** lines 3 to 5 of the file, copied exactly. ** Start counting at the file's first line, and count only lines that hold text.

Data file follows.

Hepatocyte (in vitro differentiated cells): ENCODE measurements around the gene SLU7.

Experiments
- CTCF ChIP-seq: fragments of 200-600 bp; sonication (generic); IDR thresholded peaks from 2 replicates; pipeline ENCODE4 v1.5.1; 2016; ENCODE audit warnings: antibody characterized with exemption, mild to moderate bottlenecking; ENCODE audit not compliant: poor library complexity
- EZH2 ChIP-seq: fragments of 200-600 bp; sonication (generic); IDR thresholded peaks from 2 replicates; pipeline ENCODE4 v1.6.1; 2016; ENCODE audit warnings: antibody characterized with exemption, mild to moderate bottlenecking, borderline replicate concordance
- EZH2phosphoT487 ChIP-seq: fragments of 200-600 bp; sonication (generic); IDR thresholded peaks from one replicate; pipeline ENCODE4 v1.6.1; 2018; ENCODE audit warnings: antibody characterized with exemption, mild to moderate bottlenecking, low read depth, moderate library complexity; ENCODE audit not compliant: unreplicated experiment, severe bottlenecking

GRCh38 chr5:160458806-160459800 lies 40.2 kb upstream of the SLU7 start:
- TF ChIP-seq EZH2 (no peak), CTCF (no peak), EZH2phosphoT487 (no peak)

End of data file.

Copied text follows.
- CTCF ChIP-seq: fragments of 200-600 bp; sonication (generic); IDR thresholded peaks from 2 replicates; pipeline ENCODE4 v1.5.1; 2016; ENCODE audit warnings: antibody characterized with exemption, mild to moderate bottlenecking; ENCODE audit not compliant: poor library complexity
- EZH2 ChIP-seq: fragments of 200-600 bp; sonication (generic); IDR thresholded peaks from 2 replicates; pipeline ENCODE4 v1.6.1; 2016; ENCODE audit warnings: antibody characterized with exemption, mild to moderate bottlenecking, borderline replicate concordance
- EZH2phosphoT487 ChIP-seq: fragments of 200-600 bp; sonication (generic); IDR thresholded peaks from one replicate; pipeline ENCODE4 v1.6.1; 2018; ENCODE audit warnings: antibody characterized with exemption, mild to moderate bottlenecking, low read depth, moderate library complexity; ENCODE audit not compliant: unreplicated experiment, severe bottlenecking